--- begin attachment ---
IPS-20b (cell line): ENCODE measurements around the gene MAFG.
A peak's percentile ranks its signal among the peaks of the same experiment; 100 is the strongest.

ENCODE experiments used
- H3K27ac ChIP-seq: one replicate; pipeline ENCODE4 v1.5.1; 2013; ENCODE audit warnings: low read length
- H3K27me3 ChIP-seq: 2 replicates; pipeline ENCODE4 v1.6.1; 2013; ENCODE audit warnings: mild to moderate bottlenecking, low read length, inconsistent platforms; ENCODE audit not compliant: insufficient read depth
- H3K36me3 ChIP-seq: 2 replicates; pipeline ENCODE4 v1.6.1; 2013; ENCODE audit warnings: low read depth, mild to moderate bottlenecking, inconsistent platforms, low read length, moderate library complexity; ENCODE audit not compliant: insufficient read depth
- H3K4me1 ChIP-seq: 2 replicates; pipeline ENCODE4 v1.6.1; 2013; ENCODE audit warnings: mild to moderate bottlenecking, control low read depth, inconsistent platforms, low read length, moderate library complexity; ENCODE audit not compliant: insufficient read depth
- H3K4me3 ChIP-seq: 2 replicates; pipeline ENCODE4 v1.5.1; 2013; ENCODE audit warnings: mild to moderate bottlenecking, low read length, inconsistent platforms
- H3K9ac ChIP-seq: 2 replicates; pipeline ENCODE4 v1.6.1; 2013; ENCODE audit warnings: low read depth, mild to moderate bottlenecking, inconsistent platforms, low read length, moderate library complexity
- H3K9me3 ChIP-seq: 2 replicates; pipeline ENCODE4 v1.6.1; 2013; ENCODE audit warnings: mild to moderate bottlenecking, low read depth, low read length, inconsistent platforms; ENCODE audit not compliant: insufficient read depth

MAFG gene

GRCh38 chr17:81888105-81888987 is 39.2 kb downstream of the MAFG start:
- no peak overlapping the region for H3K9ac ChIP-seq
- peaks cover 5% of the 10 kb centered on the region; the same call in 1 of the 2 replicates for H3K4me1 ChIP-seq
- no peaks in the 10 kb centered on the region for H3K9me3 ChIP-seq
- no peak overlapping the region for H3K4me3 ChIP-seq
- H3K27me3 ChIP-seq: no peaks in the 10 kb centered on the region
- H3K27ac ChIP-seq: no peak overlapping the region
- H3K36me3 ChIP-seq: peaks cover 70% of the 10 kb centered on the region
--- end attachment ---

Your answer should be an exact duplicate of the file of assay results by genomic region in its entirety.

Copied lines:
IPS-20b (cell line): ENCODE measurements around the gene MAFG.
A peak's percentile ranks its signal among the peaks of the same experiment; 100 is the strongest.

ENCODE experiments used
- H3K27ac ChIP-seq: one replicate; pipeline ENCODE4 v1.5.1; 2013; ENCODE audit warnings: low read length
- H3K27me3 ChIP-seq: 2 replicates; pipeline ENCODE4 v1.6.1; 2013; ENCODE audit warnings: mild to moderate bottlenecking, low read length, inconsistent platforms; ENCODE audit not compliant: insufficient read depth
- H3K36me3 ChIP-seq: 2 replicates; pipeline ENCODE4 v1.6.1; 2013; ENCODE audit warnings: low read depth, mild to moderate bottlenecking, inconsistent platforms, low read length, moderate library complexity; ENCODE audit not compliant: insufficient read depth
- H3K4me1 ChIP-seq: 2 replicates; pipeline ENCODE4 v1.6.1; 2013; ENCODE audit warnings: mild to moderate bottlenecking, control low read depth, inconsistent platforms, low read length, moderate library complexity; ENCODE audit not compliant: insufficient read depth
- H3K4me3 ChIP-seq: 2 replicates; pipeline ENCODE4 v1.5.1; 2013; ENCODE audit warnings: mild to moderate bottlenecking, low read length, inconsistent platforms
- H3K9ac ChIP-seq: 2 replicates; pipeline ENCODE4 v1.6.1; 2013; ENCODE audit warnings: low read depth, mild to moderate bottlenecking, inconsistent platforms, low read length, moderate library complexity
- H3K9me3 ChIP-seq: 2 replicates; pipeline ENCODE4 v1.6.1; 2013; ENCODE audit warnings: mild to moderate bottlenecking, low read depth, low read length, inconsistent platforms; ENCODE audit not compliant: insufficient read depth

MAFG gene

GRCh38 chr17:81888105-81888987 is 39.2 kb downstream of the MAFG start:
- no peak overlapping the region for H3K9ac ChIP-seq
- peaks cover 5% of the 10 kb centered on the region; the same call in 1 of the 2 replicates for H3K4me1 ChIP-seq
- no peaks in the 10 kb centered on the region for H3K9me3 ChIP-seq
- no peak overlapping the region for H3K4me3 ChIP-seq
- H3K27me3 ChIP-seq: no peaks in the 10 kb centered on the region
- H3K27ac ChIP-seq: no peak overlapping the region
- H3K36me3 ChIP-seq: peaks cover 70% of the 10 kb centered on the region